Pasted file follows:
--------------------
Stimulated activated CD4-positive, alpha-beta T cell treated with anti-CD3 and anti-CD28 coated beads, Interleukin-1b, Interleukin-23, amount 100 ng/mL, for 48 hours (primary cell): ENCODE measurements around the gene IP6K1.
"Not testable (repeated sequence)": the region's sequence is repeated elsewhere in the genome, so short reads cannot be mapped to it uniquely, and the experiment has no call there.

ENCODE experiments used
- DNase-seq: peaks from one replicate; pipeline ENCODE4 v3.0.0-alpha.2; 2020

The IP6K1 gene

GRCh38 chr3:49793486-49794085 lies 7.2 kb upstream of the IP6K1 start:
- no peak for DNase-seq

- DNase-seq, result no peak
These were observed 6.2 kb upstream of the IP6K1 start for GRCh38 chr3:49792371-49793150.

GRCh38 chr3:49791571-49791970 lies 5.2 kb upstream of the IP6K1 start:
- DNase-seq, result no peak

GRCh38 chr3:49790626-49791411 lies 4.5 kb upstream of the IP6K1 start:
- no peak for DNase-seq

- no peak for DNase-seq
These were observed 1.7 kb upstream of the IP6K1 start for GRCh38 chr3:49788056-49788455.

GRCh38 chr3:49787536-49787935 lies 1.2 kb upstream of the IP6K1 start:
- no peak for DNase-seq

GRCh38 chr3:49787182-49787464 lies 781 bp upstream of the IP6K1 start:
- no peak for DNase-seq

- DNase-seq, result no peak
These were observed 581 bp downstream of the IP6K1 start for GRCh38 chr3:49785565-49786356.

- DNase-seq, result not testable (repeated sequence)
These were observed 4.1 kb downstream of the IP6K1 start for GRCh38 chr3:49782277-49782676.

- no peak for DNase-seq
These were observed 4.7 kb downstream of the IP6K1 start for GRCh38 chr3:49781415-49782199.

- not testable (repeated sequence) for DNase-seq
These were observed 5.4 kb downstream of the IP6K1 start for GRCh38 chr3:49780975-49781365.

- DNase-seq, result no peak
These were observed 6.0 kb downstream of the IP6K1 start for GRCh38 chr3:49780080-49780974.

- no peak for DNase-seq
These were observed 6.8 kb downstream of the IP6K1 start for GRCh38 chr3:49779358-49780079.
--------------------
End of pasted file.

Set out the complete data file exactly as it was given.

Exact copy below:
Stimulated activated CD4-positive, alpha-beta T cell treated with anti-CD3 and anti-CD28 coated beads, Interleukin-1b, Interleukin-23, amount 100 ng/mL, for 48 hours (primary cell): ENCODE measurements around the gene IP6K1.
"Not testable (repeated sequence)": the region's sequence is repeated elsewhere in the genome, so short reads cannot be mapped to it uniquely, and the experiment has no call there.

ENCODE experiments used
- DNase-seq: peaks from one replicate; pipeline ENCODE4 v3.0.0-alpha.2; 2020

The IP6K1 gene

GRCh38 chr3:49793486-49794085 lies 7.2 kb upstream of the IP6K1 start:
- no peak for DNase-seq

- DNase-seq, result no peak
These were observed 6.2 kb upstream of the IP6K1 start for GRCh38 chr3:49792371-49793150.

GRCh38 chr3:49791571-49791970 lies 5.2 kb upstream of the IP6K1 start:
- DNase-seq, result no peak

GRCh38 chr3:49790626-49791411 lies 4.5 kb upstream of the IP6K1 start:
- no peak for DNase-seq

- no peak for DNase-seq
These were observed 1.7 kb upstream of the IP6K1 start for GRCh38 chr3:49788056-49788455.

GRCh38 chr3:49787536-49787935 lies 1.2 kb upstream of the IP6K1 start:
- no peak for DNase-seq

GRCh38 chr3:49787182-49787464 lies 781 bp upstream of the IP6K1 start:
- no peak for DNase-seq

- DNase-seq, result no peak
These were observed 581 bp downstream of the IP6K1 start for GRCh38 chr3:49785565-49786356.

- DNase-seq, result not testable (repeated sequence)
These were observed 4.1 kb downstream of the IP6K1 start for GRCh38 chr3:49782277-49782676.

- no peak for DNase-seq
These were observed 4.7 kb downstream of the IP6K1 start for GRCh38 chr3:49781415-49782199.

- not testable (repeated sequence) for DNase-seq
These were observed 5.4 kb downstream of the IP6K1 start for GRCh38 chr3:49780975-49781365.

- DNase-seq, result no peak
These were observed 6.0 kb downstream of the IP6K1 start for GRCh38 chr3:49780080-49780974.

- no peak for DNase-seq
These were observed 6.8 kb downstream of the IP6K1 start for GRCh38 chr3:49779358-49780079.